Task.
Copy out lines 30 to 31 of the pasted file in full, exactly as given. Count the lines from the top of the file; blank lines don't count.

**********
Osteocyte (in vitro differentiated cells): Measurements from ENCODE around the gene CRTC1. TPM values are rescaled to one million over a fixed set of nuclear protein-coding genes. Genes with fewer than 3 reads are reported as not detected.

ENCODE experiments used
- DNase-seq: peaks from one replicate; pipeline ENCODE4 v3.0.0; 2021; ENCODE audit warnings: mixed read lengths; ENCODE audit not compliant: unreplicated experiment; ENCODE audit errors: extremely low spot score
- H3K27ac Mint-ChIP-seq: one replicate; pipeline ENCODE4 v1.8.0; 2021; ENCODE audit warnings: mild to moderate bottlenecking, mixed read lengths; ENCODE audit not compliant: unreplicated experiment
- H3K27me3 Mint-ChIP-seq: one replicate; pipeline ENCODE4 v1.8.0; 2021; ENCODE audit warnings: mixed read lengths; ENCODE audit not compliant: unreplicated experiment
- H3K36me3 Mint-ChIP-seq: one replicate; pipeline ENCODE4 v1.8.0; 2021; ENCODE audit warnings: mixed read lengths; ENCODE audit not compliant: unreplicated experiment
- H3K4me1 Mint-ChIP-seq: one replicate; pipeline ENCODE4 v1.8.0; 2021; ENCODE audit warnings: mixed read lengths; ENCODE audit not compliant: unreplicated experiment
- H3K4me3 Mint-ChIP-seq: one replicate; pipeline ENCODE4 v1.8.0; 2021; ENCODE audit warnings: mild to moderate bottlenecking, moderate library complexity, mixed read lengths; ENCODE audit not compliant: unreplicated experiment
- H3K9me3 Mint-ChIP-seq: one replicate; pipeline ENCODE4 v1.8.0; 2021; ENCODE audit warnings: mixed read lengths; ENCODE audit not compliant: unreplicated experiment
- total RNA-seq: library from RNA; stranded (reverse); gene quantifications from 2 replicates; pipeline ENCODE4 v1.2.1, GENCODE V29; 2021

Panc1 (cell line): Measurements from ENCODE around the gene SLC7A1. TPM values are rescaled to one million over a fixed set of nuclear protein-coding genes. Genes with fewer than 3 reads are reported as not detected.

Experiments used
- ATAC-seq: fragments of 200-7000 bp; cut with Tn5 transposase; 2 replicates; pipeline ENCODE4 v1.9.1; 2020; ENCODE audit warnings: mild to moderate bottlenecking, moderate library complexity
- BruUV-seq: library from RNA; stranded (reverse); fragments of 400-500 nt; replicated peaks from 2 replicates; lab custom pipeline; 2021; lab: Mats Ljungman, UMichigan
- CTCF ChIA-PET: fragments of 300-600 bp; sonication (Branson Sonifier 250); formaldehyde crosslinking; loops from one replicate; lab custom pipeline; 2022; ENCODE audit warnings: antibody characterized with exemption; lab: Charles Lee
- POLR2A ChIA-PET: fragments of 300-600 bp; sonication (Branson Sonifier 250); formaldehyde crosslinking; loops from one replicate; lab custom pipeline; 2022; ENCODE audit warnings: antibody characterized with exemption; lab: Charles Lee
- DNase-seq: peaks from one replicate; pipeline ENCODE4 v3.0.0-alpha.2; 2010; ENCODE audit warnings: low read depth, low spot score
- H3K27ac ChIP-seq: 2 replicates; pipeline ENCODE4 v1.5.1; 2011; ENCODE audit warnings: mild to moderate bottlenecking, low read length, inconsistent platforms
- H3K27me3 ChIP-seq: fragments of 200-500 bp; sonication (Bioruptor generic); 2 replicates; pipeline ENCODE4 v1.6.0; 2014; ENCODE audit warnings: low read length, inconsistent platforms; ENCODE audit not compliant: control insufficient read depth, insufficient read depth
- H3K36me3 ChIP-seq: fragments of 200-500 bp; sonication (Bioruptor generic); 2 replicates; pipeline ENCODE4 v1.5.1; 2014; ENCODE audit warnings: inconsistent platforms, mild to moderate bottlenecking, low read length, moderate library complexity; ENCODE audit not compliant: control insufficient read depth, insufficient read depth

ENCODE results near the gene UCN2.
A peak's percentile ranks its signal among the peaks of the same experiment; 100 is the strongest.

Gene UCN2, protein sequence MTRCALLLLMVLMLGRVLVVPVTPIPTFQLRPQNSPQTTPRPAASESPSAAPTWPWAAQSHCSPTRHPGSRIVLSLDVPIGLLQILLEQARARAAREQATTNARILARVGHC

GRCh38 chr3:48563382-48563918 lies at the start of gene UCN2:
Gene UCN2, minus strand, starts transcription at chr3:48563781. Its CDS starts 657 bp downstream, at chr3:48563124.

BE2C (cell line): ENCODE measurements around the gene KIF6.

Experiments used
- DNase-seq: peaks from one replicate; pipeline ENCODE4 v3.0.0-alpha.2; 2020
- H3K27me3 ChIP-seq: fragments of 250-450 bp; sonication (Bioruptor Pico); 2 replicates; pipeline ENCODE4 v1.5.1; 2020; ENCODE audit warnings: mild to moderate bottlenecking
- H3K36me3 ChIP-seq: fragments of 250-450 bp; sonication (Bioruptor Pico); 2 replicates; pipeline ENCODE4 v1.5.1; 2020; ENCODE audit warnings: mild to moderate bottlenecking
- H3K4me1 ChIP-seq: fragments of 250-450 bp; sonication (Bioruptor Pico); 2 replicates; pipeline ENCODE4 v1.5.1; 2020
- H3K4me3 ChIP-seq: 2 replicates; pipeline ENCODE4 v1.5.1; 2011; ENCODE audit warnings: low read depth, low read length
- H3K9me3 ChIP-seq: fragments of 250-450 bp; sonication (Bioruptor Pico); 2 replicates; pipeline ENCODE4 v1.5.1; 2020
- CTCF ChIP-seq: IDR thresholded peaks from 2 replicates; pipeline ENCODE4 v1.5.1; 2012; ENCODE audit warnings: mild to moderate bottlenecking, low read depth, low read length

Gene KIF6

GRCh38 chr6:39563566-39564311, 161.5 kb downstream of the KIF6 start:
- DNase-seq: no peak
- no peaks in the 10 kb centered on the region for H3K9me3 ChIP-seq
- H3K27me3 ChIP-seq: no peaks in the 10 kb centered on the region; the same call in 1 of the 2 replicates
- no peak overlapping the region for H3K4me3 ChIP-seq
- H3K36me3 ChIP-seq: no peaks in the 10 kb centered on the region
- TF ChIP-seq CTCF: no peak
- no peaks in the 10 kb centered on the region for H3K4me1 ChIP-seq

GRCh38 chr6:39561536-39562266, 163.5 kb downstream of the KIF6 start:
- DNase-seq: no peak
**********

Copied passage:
- H3K36me3 ChIP-seq: fragments of 250-450 bp; sonication (Bioruptor Pico); 2 replicates; pipeline ENCODE4 v1.5.1; 2020; ENCODE audit warnings: mild to moderate bottlenecking
- H3K4me1 ChIP-seq: fragments of 250-450 bp; sonication (Bioruptor Pico); 2 replicates; pipeline ENCODE4 v1.5.1; 2020